True story.  One day one of my colleagues asked if I would be willing to talk to a Russian fellow, Victor Vidov, about my paper on the design of electricity marketing contracts.  Victor worked in some trade-oriented post at the Russian embassy.

It was some time before I ever received a call from Victor.  Indeed, Victor inquired with my colleague about when I would give him a call.  So I did.

The paper was about how utilities and electricity marketers design contracts to support the financing of electricity generation facilities.  Victor did not have very analytical, deep questions about contract design or financing. The call did not last very long, and I can’t even remember what he had asked.

Some time later my colleague inquired if I had ever spoken with Victor.  I reported that I had.  My colleague then indicated that I could expect a call from the FBI.


I got a call from the FBI.  We organized an interview at my office.  Two courteous young fellows showed up.  I brought them to a conference room and gave them a copy of my paper.  The paper, after all, constituted much of the context.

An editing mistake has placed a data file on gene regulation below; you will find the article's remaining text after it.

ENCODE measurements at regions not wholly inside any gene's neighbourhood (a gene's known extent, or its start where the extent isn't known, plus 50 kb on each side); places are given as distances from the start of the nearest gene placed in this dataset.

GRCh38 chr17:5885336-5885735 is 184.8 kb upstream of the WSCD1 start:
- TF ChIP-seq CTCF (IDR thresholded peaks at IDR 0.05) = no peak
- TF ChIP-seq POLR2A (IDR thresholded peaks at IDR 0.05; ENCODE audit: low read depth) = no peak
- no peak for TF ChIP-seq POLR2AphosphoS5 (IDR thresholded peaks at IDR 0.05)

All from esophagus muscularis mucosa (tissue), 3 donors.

One agent inquired if I had ever been interviewed by the FBI before for I seemed very prepared.  (Bringing along a copy of the paper constituted “being prepared,” I guess.)  I had not.

It was not a long interview as it was not obvious what interest Victor had in the paper, but the FBI agents volunteered that the FBI keeps track of what folks like Victor are up to.  Victor was a Russian agent who takes orders from Moscow to research various industrial sectors.  The FBI keeps track of what the Russians are researching, because it may give it clues about what the Russians are up to.  The Russians might, for example, be thinking about what industrial sector in their own country to take over next.  Or something.

I never received an invitation to present the paper in Russia.  St. Petersburg or Volgograd might have been nice.